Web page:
### Create a StudySoup account

#### Be part of our community, it's free to join!

Already have a StudySoup account? Login here

# COMPUTER ARCHITECTURE CSC 4210

GSU

GPA 3.62

### View Full Document

## 5

## 0

## Popular in Course

## Popular in ComputerScienence

This 14 page Class Notes was uploaded by Mallie Crist on Monday September 21, 2015. The Class Notes belongs to CSC 4210 at Georgia State University taught by Staff in Fall. Since its upload, it has received 5 views. For similar materials see /class/209899/csc-4210-georgia-state-university in ComputerScienence at Georgia State University.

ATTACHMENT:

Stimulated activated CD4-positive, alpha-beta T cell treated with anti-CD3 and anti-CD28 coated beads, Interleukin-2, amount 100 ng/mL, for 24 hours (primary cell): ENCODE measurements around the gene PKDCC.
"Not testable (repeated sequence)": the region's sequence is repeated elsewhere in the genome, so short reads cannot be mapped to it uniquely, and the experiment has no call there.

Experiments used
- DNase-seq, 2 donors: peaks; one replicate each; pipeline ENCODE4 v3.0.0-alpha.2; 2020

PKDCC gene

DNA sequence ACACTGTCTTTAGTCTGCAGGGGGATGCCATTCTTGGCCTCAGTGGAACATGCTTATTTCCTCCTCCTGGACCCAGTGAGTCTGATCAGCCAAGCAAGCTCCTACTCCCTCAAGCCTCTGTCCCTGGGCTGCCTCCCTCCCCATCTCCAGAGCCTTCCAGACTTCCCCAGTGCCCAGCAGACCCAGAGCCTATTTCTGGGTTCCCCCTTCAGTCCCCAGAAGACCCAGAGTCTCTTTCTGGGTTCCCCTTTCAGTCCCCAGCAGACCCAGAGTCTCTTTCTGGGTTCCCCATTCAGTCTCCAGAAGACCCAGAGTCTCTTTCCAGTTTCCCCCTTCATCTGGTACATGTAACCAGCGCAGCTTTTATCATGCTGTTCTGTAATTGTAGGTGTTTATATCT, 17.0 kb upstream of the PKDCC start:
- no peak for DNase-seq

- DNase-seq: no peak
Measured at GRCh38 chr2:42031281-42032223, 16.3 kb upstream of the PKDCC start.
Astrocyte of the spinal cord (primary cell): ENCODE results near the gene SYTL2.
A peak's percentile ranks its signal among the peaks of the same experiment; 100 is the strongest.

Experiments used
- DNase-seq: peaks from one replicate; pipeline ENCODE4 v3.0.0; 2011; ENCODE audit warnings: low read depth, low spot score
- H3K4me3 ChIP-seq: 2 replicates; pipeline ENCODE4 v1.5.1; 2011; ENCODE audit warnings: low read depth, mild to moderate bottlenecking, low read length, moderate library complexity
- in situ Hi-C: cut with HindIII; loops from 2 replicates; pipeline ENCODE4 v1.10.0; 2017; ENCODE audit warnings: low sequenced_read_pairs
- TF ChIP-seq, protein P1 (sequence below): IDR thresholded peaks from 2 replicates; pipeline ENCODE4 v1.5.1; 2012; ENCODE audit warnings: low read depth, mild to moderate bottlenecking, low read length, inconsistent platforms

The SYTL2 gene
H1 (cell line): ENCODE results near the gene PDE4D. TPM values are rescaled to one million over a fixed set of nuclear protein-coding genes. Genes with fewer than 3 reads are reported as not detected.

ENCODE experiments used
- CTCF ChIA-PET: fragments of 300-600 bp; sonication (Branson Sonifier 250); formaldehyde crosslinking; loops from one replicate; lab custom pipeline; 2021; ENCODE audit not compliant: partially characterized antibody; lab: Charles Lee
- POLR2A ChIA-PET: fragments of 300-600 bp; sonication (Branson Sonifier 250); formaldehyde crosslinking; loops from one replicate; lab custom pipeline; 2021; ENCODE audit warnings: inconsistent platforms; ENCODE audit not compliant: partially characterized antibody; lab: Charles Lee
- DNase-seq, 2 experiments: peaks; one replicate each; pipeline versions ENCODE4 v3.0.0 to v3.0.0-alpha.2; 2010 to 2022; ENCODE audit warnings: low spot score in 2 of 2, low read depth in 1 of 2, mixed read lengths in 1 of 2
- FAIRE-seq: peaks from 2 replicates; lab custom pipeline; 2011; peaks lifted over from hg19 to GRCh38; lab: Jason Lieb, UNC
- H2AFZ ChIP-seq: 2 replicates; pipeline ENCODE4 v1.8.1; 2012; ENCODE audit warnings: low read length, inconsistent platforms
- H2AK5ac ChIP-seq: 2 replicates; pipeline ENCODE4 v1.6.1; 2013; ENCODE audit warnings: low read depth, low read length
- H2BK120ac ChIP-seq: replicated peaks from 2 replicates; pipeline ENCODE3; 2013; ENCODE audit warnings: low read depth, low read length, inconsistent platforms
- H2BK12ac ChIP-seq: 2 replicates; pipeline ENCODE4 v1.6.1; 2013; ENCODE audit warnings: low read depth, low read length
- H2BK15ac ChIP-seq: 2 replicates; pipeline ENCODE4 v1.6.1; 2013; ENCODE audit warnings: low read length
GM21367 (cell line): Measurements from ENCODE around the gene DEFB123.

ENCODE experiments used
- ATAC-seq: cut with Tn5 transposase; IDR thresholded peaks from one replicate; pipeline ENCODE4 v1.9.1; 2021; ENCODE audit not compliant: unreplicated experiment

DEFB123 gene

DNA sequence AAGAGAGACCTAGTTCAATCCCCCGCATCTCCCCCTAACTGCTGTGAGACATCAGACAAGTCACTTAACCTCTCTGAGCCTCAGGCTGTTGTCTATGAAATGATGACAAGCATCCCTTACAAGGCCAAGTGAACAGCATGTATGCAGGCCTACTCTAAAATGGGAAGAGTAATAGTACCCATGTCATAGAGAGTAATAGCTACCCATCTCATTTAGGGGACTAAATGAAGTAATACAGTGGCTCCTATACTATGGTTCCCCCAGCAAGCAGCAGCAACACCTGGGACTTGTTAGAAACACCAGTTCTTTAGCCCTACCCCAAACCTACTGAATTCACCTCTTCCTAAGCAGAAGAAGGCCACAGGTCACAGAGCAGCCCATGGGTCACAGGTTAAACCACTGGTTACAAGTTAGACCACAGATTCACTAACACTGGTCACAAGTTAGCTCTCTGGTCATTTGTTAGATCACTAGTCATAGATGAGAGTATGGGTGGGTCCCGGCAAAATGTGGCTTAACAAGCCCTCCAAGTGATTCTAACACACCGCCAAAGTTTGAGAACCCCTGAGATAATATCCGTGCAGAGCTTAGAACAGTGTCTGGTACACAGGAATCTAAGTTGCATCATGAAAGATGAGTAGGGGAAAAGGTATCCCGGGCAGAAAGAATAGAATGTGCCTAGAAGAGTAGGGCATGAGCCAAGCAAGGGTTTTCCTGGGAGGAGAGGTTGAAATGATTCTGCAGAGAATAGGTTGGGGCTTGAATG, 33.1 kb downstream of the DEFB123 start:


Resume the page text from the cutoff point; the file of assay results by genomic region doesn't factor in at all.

## Reviews for COMPUTER ARCHITECTURE

### What is Karma?

#### Karma is the currency of StudySoup.

#### You can buy or earn more Karma at anytime and redeem it for class notes, study guides, flashcards, and more!

Date Created: 09/21/15